Smartphones can be used for just about anything — ordering dinner, checking the news, booking a cab — all through a quick swipe. Just ask Susan Walter, who mainly uses hers to snap pictures and check her social media.
“I am on my phone about every half-hour looking at social media apps,” says Walter, a restaurant server in suburban Cleveland. “I normally have it in my purse or in my pocket, so I know where it is at all times.”
Although she has never worried about misplacing her device, Walter says if she lost it, she wouldn’t be too upset. “I would, however, say I am addicted to my phone,” she says. “I do feel the need to check it often, even if it’s just scrolling through social media.”
Cell phone addiction has been on the rise, according to several surveys. And a new study has added some fuel to the fire, revealing that smartphone and internet addiction may be harmful to the mind.
Dialing in the results
The study, presented in late 2017 by the Radiological Society of North America, indicates cell phone addiction may negatively affect brain functioning.
Known as “nomophobia”, it is “a debilitating and irrational fear of being separated from your smartphone,” says Dr. Jay Jagannathan, a board-certified neurologist based in Detroit. “Many people refer to nomophobia by calling it cell phone addiction, as any parent with teenagers can attest. Nomophobia likely has a linear relationship with the growing functionality — and our over-reliance — on smartphones.”
Study researchers found that teen boys addicted to their smartphones had significantly higher levels of gamma-aminobutyric acid, a neuron-depressing neurotransmitter in the cortex.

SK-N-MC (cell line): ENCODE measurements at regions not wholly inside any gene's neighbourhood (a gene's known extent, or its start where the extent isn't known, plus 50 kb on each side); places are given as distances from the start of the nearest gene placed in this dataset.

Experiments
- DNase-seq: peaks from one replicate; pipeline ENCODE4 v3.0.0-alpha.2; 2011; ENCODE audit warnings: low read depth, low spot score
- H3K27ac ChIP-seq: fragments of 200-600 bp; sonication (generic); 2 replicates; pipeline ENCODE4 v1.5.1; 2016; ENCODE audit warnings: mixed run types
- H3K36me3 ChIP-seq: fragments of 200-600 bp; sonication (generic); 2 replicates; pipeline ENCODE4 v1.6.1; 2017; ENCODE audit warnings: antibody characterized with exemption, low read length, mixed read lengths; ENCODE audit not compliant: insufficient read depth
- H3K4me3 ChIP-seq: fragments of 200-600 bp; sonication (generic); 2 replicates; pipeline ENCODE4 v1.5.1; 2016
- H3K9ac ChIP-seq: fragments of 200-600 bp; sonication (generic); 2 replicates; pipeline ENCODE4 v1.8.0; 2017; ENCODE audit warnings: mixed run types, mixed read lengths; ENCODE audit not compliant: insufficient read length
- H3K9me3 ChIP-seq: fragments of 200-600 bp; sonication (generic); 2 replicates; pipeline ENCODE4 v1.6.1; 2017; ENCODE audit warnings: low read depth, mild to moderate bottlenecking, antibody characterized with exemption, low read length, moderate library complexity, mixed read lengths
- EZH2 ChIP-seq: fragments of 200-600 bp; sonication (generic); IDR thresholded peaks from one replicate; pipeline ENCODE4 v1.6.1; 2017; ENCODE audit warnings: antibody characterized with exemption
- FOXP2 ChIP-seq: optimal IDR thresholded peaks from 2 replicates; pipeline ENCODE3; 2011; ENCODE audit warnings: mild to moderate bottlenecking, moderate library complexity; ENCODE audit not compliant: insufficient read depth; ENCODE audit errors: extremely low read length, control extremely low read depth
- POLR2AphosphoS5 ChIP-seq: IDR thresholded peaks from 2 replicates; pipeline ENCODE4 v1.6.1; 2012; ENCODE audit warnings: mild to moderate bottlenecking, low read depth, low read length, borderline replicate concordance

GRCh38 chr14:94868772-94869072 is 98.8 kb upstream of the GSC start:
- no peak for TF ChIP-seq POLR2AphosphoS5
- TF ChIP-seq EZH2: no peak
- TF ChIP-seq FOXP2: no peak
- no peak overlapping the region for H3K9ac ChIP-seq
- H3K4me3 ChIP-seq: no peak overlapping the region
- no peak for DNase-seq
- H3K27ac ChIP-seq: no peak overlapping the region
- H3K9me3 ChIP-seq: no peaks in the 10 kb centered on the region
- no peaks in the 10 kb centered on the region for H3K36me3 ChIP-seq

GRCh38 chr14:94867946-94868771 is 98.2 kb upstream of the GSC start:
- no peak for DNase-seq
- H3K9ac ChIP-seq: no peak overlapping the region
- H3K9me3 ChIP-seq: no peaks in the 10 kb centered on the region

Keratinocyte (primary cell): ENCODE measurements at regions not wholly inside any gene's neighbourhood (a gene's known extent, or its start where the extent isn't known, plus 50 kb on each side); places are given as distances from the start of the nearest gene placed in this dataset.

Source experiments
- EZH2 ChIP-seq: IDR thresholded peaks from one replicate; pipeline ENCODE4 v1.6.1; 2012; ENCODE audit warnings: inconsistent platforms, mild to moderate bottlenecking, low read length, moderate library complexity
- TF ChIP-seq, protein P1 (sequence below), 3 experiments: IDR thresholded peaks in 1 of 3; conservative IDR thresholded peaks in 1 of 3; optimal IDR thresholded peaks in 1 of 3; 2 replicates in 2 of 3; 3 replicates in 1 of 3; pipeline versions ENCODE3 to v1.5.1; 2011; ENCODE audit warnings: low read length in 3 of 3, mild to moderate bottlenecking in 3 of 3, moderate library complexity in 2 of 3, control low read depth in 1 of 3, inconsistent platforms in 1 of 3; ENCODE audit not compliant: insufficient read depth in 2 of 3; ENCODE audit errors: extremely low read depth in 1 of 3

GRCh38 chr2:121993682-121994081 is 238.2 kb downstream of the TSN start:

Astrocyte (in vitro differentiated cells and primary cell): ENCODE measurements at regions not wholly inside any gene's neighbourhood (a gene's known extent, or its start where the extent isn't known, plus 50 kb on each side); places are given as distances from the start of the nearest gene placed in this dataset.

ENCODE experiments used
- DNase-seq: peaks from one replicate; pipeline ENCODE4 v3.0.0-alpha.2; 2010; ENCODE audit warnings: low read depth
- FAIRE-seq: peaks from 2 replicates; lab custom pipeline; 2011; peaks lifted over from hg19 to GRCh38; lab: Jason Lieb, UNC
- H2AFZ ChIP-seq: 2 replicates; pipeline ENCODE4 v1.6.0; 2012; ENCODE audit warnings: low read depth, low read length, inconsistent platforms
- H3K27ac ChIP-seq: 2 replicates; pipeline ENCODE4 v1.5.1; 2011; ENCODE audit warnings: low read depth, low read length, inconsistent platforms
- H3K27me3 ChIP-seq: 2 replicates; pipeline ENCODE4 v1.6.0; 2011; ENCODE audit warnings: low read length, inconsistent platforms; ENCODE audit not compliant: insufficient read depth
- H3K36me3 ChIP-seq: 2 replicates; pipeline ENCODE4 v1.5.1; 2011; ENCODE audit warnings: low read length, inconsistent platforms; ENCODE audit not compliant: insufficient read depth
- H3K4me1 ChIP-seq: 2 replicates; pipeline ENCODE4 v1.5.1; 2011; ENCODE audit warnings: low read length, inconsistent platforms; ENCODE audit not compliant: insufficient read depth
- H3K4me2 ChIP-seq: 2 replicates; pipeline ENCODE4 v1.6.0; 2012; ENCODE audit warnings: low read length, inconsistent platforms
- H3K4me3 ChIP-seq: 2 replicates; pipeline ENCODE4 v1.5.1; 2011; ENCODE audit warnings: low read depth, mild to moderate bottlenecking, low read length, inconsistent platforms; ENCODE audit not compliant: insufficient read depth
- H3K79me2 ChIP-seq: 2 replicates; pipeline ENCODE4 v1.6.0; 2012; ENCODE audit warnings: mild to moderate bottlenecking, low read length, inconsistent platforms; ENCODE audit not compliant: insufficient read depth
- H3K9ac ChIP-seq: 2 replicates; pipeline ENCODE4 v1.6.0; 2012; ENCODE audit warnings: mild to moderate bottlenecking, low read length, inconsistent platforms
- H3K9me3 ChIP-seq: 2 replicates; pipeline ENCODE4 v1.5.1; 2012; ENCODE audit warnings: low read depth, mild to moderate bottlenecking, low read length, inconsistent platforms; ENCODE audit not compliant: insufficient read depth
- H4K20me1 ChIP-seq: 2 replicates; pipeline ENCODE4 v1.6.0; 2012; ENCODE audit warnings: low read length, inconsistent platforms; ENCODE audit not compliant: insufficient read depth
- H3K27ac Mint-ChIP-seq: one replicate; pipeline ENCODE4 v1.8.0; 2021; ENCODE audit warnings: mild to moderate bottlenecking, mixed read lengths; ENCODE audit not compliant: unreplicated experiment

“In normal test subjects, the results showed the opposite — regular levels of glutamate-glutamine, which is a neurotransmitter that energizes the signals within the brain,” Jagannathan says. “To break it down, cellphone addicts’ altered brain chemistry shows lowered levels of attention, focus and control. Their brains were shown to be much more susceptible to distraction and inattentiveness.”
The research shows who’s most likely to develop this phobia: young adults ages 17 to 24. “This is a growing area of medical study,” Jagannathan says. “Published results so far haven’t yet been peer-reviewed and have included small sample groups. For many of these young adults, they’ve never experienced a world without smartphones.”
Putting down the phone
Dr. Michael V. Genovese, chief medical adviser at Acadia Healthcare in the San Francisco Bay area, says for some people nomophobia can lead to anxiety, insomnia and isolation. In addition to altering brain function and slower GABA levels, he says, smartphone addiction can also cause text neck, poor posture and disruption of melatonin production.
Jagannathan says steps can and should be taken to fight this phobia, which include setting “parameters of use, tapering down the time we spend engaging with our smartphones and replacing screen time with normal activities, such as spending quality time with others.”
Genovese says to follow five general recommendations. “Turn off your cellphone at least an hour before bed,” he says. “Use a real alarm clock instead of your cellphone, as it will help you forget about it. Set certain times to check your phone. Establish phone-free zones. And engage in real human contact.”
Walter admits she wasn’t aware nomophobia existed. And although she frequently uses her smartphone, “I definitely don’t have that phobia,” she says. “I have actually been trying to use my phone less!”